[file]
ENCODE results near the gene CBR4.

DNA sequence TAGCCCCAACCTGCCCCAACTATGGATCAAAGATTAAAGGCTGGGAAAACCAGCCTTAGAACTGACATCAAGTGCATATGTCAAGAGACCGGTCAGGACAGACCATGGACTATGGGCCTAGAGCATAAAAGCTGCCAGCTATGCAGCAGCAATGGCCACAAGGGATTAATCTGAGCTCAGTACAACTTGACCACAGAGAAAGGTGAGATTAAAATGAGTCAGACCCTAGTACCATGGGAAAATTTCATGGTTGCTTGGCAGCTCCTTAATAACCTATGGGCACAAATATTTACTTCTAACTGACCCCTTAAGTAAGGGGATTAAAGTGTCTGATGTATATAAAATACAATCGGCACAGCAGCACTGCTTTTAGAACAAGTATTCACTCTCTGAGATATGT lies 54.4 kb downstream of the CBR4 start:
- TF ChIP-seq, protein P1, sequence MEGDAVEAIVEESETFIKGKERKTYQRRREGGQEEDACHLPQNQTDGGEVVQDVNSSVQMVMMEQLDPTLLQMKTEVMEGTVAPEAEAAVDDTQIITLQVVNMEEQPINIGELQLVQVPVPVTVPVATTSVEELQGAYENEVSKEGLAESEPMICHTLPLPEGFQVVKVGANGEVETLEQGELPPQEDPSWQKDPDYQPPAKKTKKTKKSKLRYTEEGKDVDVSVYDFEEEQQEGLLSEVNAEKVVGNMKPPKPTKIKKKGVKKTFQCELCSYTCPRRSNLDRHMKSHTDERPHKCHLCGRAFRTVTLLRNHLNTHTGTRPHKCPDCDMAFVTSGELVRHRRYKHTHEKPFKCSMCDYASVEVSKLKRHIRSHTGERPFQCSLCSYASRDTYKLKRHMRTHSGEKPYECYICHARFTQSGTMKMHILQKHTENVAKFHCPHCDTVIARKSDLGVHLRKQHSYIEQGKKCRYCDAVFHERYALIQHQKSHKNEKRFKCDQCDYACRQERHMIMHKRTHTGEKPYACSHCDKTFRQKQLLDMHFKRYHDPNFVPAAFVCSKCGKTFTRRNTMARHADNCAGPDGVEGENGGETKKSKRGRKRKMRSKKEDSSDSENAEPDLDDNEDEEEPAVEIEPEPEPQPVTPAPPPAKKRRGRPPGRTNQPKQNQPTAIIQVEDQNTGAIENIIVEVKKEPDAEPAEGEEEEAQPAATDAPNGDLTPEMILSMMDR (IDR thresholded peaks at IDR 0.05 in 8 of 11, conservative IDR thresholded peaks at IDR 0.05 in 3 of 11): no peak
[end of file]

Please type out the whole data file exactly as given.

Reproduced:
ENCODE results near the gene CBR4.

DNA sequence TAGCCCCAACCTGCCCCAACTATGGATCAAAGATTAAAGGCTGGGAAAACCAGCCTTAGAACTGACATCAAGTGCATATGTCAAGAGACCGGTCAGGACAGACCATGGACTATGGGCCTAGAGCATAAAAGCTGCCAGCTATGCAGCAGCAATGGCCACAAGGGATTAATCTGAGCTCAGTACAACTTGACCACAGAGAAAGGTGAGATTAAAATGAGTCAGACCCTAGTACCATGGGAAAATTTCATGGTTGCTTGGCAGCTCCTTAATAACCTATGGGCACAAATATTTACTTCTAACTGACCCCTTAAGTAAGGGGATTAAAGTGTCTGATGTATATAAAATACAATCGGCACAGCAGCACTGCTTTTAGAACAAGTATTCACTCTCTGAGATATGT lies 54.4 kb downstream of the CBR4 start:
- TF ChIP-seq, protein P1, sequence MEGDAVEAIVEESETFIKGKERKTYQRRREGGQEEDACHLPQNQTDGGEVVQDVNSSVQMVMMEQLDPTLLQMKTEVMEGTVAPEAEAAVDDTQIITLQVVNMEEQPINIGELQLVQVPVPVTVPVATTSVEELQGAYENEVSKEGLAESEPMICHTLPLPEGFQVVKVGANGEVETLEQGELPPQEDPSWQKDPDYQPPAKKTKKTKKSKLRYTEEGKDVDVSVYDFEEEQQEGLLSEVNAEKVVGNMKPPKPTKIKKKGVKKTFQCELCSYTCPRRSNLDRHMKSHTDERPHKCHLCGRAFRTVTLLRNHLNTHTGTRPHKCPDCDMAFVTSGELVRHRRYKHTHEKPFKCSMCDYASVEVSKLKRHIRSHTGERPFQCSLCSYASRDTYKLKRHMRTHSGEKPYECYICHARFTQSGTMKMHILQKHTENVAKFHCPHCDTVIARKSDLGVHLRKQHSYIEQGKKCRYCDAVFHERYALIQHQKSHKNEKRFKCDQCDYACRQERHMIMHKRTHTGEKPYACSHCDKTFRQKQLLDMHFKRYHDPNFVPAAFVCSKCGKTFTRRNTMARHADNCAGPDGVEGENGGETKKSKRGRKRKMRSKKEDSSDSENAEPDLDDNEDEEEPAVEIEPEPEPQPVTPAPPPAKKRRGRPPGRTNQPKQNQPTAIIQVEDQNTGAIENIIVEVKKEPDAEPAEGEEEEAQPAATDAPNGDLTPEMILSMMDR (IDR thresholded peaks at IDR 0.05 in 8 of 11, conservative IDR thresholded peaks at IDR 0.05 in 3 of 11): no peak